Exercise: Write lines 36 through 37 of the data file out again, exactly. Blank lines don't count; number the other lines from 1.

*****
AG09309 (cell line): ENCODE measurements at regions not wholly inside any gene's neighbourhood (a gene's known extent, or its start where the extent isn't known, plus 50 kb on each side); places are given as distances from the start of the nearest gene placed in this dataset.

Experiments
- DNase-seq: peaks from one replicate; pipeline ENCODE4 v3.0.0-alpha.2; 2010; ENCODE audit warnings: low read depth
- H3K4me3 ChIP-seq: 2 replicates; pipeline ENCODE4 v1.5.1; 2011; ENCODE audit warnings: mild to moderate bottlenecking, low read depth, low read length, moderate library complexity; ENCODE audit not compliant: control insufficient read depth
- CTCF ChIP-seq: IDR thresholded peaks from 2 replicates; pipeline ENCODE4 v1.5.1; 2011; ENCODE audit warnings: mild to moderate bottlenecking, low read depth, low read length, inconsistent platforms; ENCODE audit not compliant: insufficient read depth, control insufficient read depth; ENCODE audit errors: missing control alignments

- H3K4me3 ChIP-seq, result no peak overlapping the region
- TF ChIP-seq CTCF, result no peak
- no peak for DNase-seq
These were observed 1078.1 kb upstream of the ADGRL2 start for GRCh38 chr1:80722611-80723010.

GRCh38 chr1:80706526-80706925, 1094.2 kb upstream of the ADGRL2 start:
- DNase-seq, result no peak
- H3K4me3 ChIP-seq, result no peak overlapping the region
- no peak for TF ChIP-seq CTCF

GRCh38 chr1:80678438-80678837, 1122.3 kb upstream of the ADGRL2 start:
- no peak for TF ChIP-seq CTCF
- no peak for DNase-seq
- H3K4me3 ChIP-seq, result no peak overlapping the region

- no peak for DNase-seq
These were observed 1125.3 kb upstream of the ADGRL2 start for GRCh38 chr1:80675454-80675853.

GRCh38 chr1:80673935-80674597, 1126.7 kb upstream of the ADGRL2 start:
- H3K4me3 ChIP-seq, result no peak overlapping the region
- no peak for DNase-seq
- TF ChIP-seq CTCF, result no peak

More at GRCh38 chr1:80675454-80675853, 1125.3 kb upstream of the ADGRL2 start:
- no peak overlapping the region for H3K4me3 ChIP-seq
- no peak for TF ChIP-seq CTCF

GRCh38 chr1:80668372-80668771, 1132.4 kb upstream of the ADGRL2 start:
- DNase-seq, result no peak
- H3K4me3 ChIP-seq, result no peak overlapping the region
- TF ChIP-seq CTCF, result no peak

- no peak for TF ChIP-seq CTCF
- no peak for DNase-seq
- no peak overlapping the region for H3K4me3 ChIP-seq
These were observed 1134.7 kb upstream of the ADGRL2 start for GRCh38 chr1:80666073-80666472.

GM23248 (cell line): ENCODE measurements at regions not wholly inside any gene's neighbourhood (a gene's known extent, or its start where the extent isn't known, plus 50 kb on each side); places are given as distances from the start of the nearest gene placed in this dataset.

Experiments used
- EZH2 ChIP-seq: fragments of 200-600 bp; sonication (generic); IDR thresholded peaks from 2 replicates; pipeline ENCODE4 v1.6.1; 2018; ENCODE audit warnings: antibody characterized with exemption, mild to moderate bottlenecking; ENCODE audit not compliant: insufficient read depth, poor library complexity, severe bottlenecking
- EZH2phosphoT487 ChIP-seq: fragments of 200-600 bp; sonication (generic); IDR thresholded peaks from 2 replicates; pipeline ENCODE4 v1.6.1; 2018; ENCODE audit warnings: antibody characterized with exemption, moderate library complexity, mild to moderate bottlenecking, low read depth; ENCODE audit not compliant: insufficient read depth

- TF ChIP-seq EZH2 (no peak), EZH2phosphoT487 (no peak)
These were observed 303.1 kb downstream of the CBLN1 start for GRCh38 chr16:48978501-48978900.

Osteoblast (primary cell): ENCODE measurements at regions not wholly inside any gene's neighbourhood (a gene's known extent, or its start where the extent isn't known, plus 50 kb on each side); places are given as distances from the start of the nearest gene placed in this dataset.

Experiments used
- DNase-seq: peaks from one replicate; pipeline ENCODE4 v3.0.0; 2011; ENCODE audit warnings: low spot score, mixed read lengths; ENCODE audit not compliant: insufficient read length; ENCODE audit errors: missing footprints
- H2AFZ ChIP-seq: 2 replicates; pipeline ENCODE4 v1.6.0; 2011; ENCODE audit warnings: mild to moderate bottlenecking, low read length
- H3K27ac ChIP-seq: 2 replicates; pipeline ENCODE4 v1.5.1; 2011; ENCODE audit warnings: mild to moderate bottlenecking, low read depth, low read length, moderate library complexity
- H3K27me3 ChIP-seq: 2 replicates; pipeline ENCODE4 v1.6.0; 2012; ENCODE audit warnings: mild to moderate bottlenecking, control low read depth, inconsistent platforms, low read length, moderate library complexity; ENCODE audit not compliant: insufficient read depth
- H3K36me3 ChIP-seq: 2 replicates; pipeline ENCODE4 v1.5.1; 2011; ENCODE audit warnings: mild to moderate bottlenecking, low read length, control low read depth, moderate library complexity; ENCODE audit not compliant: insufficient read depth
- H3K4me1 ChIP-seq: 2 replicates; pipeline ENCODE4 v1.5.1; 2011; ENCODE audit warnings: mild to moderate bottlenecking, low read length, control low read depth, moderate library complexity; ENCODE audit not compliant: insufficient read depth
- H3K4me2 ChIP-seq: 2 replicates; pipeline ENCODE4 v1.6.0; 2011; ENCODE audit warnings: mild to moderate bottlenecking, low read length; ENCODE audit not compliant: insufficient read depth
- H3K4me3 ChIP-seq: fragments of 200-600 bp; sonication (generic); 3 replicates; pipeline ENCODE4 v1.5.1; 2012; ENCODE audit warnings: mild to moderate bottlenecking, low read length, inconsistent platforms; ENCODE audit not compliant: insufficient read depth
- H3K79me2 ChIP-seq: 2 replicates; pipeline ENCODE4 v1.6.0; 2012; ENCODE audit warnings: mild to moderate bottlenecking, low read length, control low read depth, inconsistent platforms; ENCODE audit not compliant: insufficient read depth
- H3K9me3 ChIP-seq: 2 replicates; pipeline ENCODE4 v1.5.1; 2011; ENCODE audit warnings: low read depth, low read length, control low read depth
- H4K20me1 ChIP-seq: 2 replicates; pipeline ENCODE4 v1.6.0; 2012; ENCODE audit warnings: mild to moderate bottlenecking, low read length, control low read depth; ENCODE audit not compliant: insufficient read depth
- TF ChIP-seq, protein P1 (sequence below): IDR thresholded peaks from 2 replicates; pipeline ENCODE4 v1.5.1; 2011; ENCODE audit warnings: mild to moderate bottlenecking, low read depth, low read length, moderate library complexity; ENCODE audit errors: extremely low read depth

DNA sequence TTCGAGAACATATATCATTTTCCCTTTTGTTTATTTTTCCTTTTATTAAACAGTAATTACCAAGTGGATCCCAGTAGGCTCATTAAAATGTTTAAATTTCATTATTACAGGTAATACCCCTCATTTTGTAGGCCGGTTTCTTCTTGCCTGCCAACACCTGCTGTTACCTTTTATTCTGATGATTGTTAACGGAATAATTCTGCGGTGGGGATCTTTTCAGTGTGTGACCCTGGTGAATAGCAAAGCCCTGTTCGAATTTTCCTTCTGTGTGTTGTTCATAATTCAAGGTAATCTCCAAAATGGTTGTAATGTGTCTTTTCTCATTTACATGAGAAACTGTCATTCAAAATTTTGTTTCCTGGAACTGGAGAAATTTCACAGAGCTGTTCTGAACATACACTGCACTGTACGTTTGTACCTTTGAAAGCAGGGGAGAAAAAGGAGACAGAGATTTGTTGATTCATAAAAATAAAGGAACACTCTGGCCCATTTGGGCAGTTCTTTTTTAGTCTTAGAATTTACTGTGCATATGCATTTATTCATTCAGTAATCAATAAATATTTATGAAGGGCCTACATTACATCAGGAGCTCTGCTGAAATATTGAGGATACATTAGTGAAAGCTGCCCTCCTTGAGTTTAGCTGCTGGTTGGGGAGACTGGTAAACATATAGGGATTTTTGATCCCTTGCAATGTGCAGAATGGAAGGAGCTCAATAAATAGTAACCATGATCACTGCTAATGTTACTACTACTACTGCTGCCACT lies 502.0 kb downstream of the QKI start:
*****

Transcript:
Experiments used
- EZH2 ChIP-seq: fragments of 200-600 bp; sonication (generic); IDR thresholded peaks from 2 replicates; pipeline ENCODE4 v1.6.1; 2018; ENCODE audit warnings: antibody characterized with exemption, mild to moderate bottlenecking; ENCODE audit not compliant: insufficient read depth, poor library complexity, severe bottlenecking